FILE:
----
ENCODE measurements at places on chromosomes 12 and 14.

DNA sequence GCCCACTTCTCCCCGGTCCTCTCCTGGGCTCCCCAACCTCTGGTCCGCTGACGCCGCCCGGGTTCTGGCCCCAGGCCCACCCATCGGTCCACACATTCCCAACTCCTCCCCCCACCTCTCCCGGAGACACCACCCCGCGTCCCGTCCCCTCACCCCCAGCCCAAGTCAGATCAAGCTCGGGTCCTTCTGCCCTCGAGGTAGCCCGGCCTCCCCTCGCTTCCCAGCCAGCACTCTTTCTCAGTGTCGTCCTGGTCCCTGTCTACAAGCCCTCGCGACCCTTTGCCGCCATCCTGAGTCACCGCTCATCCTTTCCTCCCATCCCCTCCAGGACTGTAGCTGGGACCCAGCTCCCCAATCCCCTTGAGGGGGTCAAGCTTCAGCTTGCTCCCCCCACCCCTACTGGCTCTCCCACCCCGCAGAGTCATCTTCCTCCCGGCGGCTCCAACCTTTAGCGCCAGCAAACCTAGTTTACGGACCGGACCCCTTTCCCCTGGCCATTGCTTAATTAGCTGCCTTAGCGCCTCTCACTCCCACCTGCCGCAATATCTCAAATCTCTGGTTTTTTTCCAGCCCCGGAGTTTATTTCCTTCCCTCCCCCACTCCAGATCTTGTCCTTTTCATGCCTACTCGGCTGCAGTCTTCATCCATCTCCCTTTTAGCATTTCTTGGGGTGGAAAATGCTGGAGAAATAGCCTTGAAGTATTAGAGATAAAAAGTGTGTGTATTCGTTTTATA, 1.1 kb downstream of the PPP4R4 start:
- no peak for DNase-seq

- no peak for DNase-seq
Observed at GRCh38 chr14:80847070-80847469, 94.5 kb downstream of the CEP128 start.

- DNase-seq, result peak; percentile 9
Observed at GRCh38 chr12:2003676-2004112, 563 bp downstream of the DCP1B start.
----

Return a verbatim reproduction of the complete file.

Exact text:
ENCODE measurements at places on chromosomes 12 and 14.

DNA sequence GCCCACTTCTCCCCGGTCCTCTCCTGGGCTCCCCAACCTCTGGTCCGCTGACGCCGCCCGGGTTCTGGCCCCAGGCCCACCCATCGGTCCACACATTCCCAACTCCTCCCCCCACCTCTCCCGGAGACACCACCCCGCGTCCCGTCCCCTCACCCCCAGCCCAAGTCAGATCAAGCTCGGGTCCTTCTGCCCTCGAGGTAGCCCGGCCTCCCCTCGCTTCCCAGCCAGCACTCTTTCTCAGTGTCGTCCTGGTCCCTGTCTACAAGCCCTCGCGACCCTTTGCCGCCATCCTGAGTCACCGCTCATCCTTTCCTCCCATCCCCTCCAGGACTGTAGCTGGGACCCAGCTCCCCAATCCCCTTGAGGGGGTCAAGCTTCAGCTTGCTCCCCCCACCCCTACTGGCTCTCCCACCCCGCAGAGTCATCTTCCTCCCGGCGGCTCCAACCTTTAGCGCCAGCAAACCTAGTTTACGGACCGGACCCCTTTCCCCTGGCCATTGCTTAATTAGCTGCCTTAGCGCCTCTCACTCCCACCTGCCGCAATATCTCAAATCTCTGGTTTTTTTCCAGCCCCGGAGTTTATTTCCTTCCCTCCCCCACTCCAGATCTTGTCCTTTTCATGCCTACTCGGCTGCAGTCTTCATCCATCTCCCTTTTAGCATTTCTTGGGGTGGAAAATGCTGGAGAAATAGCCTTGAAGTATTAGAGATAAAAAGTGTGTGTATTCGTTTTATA, 1.1 kb downstream of the PPP4R4 start:
- no peak for DNase-seq

- no peak for DNase-seq
Observed at GRCh38 chr14:80847070-80847469, 94.5 kb downstream of the CEP128 start.

- DNase-seq, result peak; percentile 9
Observed at GRCh38 chr12:2003676-2004112, 563 bp downstream of the DCP1B start.